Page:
The new OPEC Reference Basket of Crudes (ORB) is made up of the following: Saharan Blend (Algeria), Girassol (Angola), Oriente (Ecuador), Minas (Indonesia), Iran Heavy (Islamic Republic of Iran), Basra Light (Iraq), Kuwait Export (Kuwait), Es Sider (Libya), Bonny Light (Nigeria), Qatar Marine (Qatar), Arab Light (Saudi Arabia), Murban (UAE) and Merey (Venezuela).
Meanwhile Market Watch reports that crude oil prices lost ground early Tuesday as traders took profit following the overnight surge, underscoring the growing mixed views that key oil producers could agree on a production freeze this Sunday.
The U.S. oil benchmark settled above $40 a barrel for the first time in three weeks and the global Brent benchmark touched a four-month high Monday, thanks to a weaker dollar and higher anticipation that major oil players, such as Russia and Saudi Arabia, would reach a coordinated production freeze to revive prices.
Although U.S. oil CLK6, 0.35% held on by staying above the $40 mark, it lost 30 cents at $40.23 on the New York Mercantile Exchange in the Globex electronic session, while the Brent June contract LCOM6, 0.37% was 15 cents, or 0.35%, lower at $42.68 a barrel on the ICE Futures Europe exchange.
“Expectations for something to be done in the upcoming Doha talks is likely mounting, given that no news of a cancellation has been made and it remains to be ground knowledge that higher oil prices through the Doha talks would primarily benefit the oil producers and alleviate fiscal concerns,” said Barnabas Gan, an economist at the Singapore-based OCBC.
For nearly two months, oil prices have been volatile as the market tried to gauge the likelihood of a concerted effort by the oil majors to tighten supply. The initial mention of a meeting back in February stoked a buying spree but prices dove when Saudi Arabia, one of the original initiators of the pact, later showed reluctance to participate in the agreement unless Iran pledges to do the same.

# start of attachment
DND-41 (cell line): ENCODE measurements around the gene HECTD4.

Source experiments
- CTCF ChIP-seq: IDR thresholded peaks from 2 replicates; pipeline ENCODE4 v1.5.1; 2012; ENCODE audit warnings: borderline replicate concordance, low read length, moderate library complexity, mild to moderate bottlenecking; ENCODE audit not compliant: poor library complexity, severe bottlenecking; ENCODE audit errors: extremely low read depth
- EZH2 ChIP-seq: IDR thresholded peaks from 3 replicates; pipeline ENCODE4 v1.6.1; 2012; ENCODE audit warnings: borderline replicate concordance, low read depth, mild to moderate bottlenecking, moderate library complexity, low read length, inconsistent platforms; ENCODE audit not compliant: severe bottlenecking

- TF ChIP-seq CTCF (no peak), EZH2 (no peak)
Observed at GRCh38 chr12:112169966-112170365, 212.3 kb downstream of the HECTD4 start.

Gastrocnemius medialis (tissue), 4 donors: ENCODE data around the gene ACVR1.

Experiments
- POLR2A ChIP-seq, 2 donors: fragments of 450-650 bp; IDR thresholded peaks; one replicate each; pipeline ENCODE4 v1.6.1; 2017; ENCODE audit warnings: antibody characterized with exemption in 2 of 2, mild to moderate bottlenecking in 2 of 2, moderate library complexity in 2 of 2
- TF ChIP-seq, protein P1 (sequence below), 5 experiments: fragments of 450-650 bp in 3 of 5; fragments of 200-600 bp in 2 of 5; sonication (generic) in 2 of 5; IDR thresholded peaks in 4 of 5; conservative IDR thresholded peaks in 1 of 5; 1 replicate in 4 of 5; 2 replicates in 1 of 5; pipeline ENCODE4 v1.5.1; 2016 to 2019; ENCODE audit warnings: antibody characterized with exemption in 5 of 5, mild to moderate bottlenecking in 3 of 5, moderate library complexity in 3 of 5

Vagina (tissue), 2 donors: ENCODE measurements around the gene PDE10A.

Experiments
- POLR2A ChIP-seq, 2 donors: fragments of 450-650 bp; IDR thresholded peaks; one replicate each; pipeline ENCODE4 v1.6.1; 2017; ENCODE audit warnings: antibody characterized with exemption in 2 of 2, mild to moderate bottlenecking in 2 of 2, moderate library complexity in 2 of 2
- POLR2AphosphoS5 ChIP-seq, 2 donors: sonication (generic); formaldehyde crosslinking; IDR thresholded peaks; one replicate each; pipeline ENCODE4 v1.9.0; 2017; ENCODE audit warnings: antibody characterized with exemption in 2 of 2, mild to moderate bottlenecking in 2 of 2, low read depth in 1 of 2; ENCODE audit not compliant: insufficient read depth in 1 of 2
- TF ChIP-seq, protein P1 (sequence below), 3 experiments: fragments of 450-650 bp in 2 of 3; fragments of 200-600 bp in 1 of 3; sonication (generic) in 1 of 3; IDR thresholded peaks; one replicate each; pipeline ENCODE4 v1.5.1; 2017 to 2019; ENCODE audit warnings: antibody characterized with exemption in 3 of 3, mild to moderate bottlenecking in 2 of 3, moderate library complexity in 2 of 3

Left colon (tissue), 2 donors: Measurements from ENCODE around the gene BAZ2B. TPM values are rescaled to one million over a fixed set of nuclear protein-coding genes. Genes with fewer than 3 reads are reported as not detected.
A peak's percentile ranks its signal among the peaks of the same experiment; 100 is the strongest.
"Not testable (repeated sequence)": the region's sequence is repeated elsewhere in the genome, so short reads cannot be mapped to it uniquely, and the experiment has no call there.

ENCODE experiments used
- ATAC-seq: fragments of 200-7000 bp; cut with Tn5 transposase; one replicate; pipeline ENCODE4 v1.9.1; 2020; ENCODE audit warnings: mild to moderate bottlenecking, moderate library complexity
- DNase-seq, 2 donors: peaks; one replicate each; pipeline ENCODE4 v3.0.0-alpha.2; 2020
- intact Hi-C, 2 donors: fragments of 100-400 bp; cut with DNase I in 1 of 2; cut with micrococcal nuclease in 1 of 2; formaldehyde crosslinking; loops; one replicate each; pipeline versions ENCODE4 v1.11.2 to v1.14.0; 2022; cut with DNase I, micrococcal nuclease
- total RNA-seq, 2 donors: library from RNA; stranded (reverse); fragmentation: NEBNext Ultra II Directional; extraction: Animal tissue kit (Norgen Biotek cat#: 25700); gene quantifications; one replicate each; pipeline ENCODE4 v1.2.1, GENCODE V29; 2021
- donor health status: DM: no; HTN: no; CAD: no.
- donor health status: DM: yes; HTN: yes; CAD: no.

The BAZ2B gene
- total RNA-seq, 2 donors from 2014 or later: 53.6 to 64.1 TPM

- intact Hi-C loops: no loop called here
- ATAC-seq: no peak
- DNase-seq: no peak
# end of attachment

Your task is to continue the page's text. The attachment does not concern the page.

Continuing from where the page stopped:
However, Tehran has repeatedly showed zero interest in a production freeze at the current level, saying it would keep pumping until productions reaches the pre-sanction level of around 4 million barrels a day.
Goldman Sachs forecasts the Sunday meeting won’t yield any “bullish surprise” and said arresting output at the current level could be “self-defeating” because any moves to push prices up would entice more producers to turn the taps wider, introducing more barrels into the market.
“We find ourselves more persuaded by the broader market arithmetic that recognizes that freezing output at a high level leaves a surplus in place, with rising Iranian output still likely to dictate a further increase in total OPEC supply to 33 million barrels a day, with the global market remaining in surplus until the second half of 2017 as a result,” said Tim Evans, an analyst at Citi Futures.
Analysts at Societe Generale estimate a 50% probability that the meeting would result in a general production freeze.
“A freeze excluding Iran is all about market psychology. It will have little to no impact on real crude production. However, the impact of market psychology could still be quite large,” said in an analysts note.
For this week, market watchers will be taking cues from the weekly U.S. crude inventories and production data scheduled for release on Wednesday. In a survey of analysts conducted by pricing agency Platts, U.S. crude stockpiles likely added 1 million barrels in the week ended April 8, driven by stronger imports due to stronger refining margin and sagging U.S. crude output. U.S. gasoline stocks is expected to have contracted by 1.9 million barrels in the same period.
Nymex reformulated gasoline blendstock for May — the benchmark gasoline contract — fell 80 points to $1.4997 a gallon, while May diesel traded at $1.2130, 17 points lower.